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Artículos sobre 2020 US elections

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(R to L) Georgia GOP Sens. David Purdue and Kelly Loeffler at a rally with Sen. Tom Cotton on Nov. 19, 2020 in Perry, Ga. Loeffler and Purdue face runoff elections against Democratic Senate candidates Jon Ossoff and Raphael Warnock on Jan. 5, 2021. Jessica McGowan/Getty Images

A brief history of Georgia’s runoff voting – and its racist roots

Elections – like Georgia's runoffs – that require majority support can sometimes be used to exclude those in the minority.
In Atlanta, people gather to dance and celebrate the election of Joe Biden as the next president. AP Photo/Brynn Anderson

How Joe Biden did so well in Georgia

A set of efforts that registered 800,000 new voters since 2018 may have been the key to Georgia turning blue in a presidential election for the first time since 1992.
Despite criticism during her first term, progressive prosecutor Kim Foxx won reelection as Cook County state’s attorney by a 14-point margin. Scott Olson/Getty Images

Progressive prosecutors scored big wins in 2020 elections, boosting a nationwide trend

Reform-minded prosecutors across the US notched victories against traditional law-and-order candidates by running on progressive platforms to reduce mass incarceration and tackle police misconduct.
Congress had very few women members back in 1960, and just one woman of color: Representative Patsy Mink of Hawaii. Smith Collection/Gado/Getty Images)

Patsy Takemoto Mink blazed the trail for Kamala Harris – not famous white woman Susan B. Anthony

Mink, the first woman of color in Congress, brought a racially and historically aware brand of feminism into lawmaking and ran for president in 1972. But women's history largely overlooks her.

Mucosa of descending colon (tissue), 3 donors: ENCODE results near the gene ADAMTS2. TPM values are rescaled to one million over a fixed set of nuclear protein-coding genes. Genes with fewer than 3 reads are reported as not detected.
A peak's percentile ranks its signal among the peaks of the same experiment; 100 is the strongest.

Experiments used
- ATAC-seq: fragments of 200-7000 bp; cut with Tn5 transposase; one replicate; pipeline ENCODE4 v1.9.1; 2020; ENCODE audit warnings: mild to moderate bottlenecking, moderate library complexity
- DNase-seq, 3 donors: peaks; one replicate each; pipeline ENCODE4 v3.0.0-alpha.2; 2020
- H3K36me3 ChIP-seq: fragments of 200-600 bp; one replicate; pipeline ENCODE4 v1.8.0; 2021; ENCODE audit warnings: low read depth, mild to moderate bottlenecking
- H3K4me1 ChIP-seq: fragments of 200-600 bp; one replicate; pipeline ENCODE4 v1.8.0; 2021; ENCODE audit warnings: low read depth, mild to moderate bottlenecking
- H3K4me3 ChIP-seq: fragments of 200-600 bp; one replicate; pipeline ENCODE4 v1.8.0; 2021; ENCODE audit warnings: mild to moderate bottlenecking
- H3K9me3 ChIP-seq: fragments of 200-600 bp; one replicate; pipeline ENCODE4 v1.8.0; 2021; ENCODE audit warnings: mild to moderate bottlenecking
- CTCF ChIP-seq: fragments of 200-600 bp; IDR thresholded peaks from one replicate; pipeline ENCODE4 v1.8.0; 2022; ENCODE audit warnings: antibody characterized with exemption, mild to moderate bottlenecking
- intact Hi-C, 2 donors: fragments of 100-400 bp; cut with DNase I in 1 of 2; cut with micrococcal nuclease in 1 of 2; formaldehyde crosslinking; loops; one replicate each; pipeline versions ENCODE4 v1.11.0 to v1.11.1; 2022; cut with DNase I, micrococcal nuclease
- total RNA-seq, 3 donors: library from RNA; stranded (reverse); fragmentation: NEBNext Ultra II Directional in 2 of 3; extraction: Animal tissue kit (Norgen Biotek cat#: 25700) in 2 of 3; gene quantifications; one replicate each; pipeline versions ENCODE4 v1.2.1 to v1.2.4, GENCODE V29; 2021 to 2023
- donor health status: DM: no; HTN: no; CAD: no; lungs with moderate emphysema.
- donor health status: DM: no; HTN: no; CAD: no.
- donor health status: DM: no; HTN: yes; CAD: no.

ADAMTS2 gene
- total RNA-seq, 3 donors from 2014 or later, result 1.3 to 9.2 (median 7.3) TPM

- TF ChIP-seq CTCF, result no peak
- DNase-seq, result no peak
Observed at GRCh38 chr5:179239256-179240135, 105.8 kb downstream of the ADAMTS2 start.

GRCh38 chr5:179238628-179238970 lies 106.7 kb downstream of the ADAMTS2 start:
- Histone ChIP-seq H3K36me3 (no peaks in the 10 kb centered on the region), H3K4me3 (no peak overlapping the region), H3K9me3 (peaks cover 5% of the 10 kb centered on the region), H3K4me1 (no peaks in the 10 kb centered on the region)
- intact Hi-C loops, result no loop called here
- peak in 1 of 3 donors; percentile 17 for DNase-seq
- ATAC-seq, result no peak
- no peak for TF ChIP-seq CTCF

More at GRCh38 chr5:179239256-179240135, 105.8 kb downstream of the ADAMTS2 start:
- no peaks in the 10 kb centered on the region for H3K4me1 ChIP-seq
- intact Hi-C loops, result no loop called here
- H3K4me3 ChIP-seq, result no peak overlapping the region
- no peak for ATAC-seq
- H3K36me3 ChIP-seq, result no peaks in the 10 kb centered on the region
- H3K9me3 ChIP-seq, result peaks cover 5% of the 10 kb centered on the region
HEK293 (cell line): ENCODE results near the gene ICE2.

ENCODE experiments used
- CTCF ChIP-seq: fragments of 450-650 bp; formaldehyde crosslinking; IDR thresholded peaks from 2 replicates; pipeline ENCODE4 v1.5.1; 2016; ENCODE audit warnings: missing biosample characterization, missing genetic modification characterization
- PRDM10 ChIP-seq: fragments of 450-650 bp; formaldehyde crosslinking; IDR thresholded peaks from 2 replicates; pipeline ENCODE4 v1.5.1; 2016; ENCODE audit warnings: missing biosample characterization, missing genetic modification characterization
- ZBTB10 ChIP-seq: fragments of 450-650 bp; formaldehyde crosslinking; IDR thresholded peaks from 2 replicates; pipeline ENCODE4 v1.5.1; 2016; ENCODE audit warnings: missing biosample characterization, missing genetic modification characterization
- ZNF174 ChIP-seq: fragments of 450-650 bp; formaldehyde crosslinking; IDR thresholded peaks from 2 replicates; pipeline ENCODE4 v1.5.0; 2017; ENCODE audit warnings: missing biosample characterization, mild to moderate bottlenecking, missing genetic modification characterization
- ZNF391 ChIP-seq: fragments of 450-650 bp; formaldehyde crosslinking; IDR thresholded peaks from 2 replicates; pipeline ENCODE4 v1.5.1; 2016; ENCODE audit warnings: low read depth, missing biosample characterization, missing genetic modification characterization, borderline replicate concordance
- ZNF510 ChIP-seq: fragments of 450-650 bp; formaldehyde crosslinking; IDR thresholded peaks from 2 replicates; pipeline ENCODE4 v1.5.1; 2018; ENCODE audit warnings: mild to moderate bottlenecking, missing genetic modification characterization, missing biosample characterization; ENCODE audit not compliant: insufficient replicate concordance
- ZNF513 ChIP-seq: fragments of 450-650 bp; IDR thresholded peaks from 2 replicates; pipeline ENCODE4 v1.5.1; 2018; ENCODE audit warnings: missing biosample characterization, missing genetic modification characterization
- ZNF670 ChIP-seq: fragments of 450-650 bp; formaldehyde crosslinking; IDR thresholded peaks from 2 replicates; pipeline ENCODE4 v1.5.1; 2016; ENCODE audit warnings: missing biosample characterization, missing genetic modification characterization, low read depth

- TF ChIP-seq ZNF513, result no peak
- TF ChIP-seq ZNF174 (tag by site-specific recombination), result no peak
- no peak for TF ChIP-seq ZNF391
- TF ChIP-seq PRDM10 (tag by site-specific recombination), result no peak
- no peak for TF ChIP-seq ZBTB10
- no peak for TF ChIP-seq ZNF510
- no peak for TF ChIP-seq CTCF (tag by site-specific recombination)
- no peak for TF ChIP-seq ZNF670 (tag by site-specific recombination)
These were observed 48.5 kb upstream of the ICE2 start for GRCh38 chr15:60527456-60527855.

In this Oct. 3, 2017, iconic photo, President Donald Trump tosses paper towels into a crowd in Guaynabo, Puerto Rico, after Hurricane Maria devastated the region. The recent U.S. election brings with it hope for more caring practices from elected officials. (AP Photo/Evan Vucci)

To move on from Trump, America must rebuild its capacity to care for its people

The United States was built on the idea of public safety and well-being. Those values have been slowly eroded since the '80s. Can the U.S. find its way back to a more caring civil society?
People identifying themselves as members of the Proud Boys join supporters of President Donald Trump as they march on Nov. 14, 2020, in Washington. (AP Photo/Jacquelyn Martin)

Trump’s election tantrum could still fuel widespread violence

Donald Trump continues to stoke his base with false allegations of a 'rigged' election, meaning widespread violence is still possible post-election as the U.S. devolves into a fragile state.
U.S. President Donald Trump participates in a Veterans Day wreath-laying ceremony at the Tomb of the Unknown Soldier at Arlington National Cemetery in Arlington, Va., on Nov. 11, 2020. (AP Photo/Patrick Semansky)

Why did Donald Trump do better than expected in the U.S. election?

A look at the forces at work in the 2020 presidential election in which Donald Trump defied pollsters again even though he lost to Joe Biden.
Every single voting district in Manhattan, where Trump lives, went for Joe Biden. Times Square, Nov. 7, 2020. Michael Nigro/Pacific Press/LightRocket via Getty Images

New Yorkers knew Donald Trump first – and they spurned him before many American voters did

Trump was the first US president from New York City since Teddy Roosevelt, but he was never a hometown hero. Jubilant celebrations erupted across New York after Biden's projected win.

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